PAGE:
As India’s coronavirus cases exceeded one million last week, union leaders say spikes in infections in reopened factories are putting workers at risk, accusing companies of skimping on health and safety as they rush to get business back on track.
Such is the case of factory worker Bajirao Thengde who fears going to work after dozens of his colleagues fell sick with coronavirus. His boss at a motorbike factory in western India said he should “learn to live with the virus”.
It was only after several workers died and district authorities ordered a seven-day lockdown that Thengde’s plant in Maharashtra state finally closed on July 10, weeks after calls for it to shut when the first cases appeared.
“We were demanding that the factory be temporarily closed but work carried on,” said Thengde, a union leader who has worked for more than 30 years for Bajaj Auto Ltd – India’s biggest motorbike exporter.
“The cases kept increasing despite us wearing masks, maintaining distance using foot pedals to access water taps and eating lunch by ourselves. And then there were the deaths.”
Of the plant’s roughly 8,000 staff, 250 have tested positive for the virus, but with their pay dependent on showing up for shifts, Thengde said workers had little choice but to go to the factory.
Bajaj Auto Managing Director Rajiv Bajaj said in a recent TV interview that the “factory was the safest place to be”, saying employees were catching the virus in the community and bringing it to work.
India has issued health and safety guidelines for manufacturing facilities as part of a gradual exit from a weeks-long lockdown that has left millions jobless and short of food.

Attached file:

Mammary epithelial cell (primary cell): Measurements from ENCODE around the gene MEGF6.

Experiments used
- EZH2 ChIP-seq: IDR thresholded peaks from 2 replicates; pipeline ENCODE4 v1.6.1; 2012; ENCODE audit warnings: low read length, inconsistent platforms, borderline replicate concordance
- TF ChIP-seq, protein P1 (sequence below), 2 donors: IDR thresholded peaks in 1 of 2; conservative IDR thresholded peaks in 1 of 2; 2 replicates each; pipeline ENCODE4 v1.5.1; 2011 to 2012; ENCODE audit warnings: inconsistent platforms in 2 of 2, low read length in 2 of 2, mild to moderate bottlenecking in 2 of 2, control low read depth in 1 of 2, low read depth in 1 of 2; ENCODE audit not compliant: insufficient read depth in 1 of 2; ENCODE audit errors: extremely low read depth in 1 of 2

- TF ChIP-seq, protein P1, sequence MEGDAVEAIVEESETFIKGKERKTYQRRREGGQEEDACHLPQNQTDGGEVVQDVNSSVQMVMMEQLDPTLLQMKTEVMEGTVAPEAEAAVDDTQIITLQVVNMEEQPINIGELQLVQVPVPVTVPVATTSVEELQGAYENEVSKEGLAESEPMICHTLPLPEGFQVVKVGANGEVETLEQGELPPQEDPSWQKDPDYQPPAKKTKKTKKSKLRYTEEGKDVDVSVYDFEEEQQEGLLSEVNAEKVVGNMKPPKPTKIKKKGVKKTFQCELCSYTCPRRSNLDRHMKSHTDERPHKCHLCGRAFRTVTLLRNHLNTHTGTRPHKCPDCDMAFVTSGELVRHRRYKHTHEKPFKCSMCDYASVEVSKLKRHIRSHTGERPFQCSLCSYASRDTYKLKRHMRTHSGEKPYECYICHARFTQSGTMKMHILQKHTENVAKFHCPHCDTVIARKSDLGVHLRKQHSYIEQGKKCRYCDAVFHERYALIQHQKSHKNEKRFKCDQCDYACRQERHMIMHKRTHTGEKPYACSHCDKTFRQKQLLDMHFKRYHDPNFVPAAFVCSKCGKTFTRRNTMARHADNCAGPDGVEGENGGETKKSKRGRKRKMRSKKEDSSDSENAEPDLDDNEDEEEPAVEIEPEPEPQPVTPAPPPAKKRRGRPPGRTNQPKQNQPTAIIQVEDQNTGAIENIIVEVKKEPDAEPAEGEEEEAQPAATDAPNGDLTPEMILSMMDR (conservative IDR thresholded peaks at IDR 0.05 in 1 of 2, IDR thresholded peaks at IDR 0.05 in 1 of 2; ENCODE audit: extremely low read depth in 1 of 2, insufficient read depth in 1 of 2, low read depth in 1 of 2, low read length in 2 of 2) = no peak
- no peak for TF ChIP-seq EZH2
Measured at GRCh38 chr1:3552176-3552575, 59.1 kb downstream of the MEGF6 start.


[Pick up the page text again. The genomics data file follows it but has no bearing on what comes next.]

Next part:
According to most estimates, the Indian economy will register a record contraction of over 4.5% in the current fiscal year that started on April 01 due to the pandemic.
Manufacturers are implementing measures such as temperature checks, mandatory wearing of masks, smaller shift groups and social distancing, industrial associations said.
State officials have also stepped up contact-tracing programmes around industrial hubs where cases have been reported, setting up special teams to work with factories on compliance and training workers on the new mandatory safeguards.
“We are very concerned about workers falling ill,” said Pankaj Kumar, president of the Indian Industries Association, which represents small and medium-sized businesses.
Labour advocates, however, say the measures put in place do not go far enough, calling for more routine inspections, guaranteed living wages, as well as housing and transportation for workers during the pandemic.
“Workers are still not central to the unlocking of industries,” said Hemalata, who goes by one name and is the president of the Centre of Indian Trade Unions (CITU).
“While some industries may follow protocols, who will ensure that smaller and medium-sized factories have safety measures in place? What is the point of opening up if workers returning to work are falling ill?”
Authorities, meanwhile, say regulatory requirements to protect workers must be balanced with the need to allow industry to recover lost ground following the strict nationwide lockdown.
“A fine balance has to be maintained because economic activities cannot be stopped,” said Maheshwar Rao, principal secretary of the Karnataka state labour department.
“Safety guidelines have been issued and we are asking industry associations to ensure they are followed. We don’t want to have a heavy hand on regulation.”
While Thengdeis back in his job, he is keeping track of his sick co-workers’ condition.
“I worry for them as much as I worry for myself,” Thengde said. “At the end of the day, we all face the same risks and so do our families.” (Source: Thomson Reuters Foundation)